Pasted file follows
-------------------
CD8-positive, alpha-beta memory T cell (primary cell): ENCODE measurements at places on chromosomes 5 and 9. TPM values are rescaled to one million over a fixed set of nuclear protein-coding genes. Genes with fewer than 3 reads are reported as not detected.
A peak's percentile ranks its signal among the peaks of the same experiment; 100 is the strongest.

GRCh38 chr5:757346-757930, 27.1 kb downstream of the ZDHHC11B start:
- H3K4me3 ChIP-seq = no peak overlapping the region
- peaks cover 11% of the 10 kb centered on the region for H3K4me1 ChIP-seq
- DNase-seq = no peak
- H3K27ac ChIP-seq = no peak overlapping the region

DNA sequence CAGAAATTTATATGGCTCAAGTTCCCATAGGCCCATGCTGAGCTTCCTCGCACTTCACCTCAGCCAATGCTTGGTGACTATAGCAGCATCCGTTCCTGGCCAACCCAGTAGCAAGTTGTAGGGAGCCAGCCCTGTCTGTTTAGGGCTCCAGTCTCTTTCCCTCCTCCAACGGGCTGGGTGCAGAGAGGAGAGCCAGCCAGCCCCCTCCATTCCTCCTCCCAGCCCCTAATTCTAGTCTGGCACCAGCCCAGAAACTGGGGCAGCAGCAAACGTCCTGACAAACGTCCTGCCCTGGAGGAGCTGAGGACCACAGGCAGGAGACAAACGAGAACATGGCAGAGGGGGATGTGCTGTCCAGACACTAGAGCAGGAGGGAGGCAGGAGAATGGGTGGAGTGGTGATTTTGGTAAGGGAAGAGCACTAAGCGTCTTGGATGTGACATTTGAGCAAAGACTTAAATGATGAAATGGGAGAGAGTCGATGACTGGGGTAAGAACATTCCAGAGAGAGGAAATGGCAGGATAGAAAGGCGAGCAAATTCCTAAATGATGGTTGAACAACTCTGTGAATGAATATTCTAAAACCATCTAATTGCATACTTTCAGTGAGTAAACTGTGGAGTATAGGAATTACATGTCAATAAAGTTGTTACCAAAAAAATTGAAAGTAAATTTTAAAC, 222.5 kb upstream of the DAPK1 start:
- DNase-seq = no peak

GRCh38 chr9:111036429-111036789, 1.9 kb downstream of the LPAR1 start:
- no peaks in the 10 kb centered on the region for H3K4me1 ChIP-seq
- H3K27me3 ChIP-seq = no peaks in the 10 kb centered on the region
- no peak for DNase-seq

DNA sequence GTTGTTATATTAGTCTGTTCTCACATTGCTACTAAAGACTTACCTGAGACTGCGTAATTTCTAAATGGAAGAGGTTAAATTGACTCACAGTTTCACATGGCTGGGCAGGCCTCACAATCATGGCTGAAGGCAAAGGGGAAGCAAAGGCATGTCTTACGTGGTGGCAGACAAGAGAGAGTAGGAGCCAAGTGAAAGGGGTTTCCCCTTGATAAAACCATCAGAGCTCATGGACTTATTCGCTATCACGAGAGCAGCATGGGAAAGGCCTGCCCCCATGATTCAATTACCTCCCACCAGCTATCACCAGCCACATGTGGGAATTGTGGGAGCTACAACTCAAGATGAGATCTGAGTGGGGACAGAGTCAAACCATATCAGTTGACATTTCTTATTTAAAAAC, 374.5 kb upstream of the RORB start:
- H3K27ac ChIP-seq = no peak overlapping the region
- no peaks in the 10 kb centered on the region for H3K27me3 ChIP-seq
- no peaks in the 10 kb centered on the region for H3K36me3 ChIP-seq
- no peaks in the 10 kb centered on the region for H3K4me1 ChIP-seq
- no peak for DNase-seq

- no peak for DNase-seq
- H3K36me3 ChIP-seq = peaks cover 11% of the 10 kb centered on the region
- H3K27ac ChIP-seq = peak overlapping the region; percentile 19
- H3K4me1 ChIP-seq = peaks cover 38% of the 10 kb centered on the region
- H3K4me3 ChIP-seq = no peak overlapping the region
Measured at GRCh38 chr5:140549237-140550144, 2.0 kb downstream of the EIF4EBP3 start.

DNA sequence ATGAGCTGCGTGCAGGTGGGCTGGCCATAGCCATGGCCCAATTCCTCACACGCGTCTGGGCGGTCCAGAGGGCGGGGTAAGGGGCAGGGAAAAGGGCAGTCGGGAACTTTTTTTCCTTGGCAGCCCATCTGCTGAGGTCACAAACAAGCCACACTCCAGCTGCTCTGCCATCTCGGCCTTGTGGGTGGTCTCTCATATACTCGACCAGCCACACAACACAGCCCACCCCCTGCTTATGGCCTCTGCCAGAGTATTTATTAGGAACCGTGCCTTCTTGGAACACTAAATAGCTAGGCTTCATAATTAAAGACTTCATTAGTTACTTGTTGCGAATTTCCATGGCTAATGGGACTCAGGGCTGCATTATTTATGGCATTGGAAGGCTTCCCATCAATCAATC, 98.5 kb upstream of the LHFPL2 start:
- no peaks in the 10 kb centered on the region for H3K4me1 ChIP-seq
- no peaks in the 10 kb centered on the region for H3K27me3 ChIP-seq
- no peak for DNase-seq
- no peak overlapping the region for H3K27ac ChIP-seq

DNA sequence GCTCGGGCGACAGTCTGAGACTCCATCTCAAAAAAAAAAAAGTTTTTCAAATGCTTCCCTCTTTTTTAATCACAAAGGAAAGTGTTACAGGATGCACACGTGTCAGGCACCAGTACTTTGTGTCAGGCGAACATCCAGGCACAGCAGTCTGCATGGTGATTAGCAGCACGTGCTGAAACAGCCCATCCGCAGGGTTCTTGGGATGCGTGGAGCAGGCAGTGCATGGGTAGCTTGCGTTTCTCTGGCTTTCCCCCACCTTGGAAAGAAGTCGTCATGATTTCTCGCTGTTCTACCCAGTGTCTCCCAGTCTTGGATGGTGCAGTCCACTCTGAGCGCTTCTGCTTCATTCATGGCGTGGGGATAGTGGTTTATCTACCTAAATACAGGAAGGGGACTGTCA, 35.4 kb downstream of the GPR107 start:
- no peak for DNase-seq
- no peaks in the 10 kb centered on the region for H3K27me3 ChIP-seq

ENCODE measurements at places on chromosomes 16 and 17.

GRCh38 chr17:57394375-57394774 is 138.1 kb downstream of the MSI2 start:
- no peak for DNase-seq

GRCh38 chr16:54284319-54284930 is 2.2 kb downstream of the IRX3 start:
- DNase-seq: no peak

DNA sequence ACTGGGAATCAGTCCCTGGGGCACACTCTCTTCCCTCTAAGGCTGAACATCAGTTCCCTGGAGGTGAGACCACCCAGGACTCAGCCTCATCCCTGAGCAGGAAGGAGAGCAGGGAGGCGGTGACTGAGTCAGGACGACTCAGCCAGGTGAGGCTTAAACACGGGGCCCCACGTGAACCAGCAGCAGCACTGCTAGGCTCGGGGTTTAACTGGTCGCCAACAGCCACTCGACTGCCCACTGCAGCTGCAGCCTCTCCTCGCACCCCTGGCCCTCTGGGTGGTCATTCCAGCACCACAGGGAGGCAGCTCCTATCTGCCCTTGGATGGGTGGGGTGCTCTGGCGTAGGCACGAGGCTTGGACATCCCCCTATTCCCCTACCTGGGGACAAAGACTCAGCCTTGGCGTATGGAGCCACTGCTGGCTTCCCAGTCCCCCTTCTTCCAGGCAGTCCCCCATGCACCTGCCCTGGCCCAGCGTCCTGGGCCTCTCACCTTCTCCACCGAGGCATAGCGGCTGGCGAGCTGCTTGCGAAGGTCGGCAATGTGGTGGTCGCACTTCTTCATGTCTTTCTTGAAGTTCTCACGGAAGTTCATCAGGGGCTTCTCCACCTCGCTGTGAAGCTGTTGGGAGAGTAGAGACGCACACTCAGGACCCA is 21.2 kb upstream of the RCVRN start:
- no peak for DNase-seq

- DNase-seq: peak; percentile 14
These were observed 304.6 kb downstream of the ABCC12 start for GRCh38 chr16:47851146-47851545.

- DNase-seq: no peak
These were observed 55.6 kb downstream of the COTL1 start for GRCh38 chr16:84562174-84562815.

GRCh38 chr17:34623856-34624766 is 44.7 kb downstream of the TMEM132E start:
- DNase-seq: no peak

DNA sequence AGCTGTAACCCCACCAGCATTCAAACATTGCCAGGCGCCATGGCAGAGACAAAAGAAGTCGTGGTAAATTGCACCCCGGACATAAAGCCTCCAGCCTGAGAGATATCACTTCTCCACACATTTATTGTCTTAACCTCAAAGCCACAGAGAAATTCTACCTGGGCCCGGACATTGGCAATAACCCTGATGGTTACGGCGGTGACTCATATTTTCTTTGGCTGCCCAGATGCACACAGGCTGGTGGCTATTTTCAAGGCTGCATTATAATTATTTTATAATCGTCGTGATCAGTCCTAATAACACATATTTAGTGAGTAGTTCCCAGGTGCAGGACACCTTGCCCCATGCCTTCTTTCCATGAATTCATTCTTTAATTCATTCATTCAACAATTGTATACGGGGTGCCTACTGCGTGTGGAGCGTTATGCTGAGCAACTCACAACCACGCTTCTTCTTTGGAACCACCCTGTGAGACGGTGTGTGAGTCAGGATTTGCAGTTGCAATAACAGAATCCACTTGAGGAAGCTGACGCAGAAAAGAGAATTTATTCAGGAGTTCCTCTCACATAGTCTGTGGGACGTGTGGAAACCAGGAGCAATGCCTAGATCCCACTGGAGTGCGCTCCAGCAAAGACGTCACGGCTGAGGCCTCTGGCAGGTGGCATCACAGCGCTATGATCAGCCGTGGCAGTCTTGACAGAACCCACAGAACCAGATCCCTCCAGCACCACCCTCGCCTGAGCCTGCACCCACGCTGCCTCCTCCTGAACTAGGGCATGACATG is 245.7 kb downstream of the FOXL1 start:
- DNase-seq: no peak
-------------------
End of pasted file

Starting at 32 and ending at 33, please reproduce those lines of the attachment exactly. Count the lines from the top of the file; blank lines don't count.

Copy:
- no peak for DNase-seq
- no peaks in the 10 kb centered on the region for H3K27me3 ChIP-seq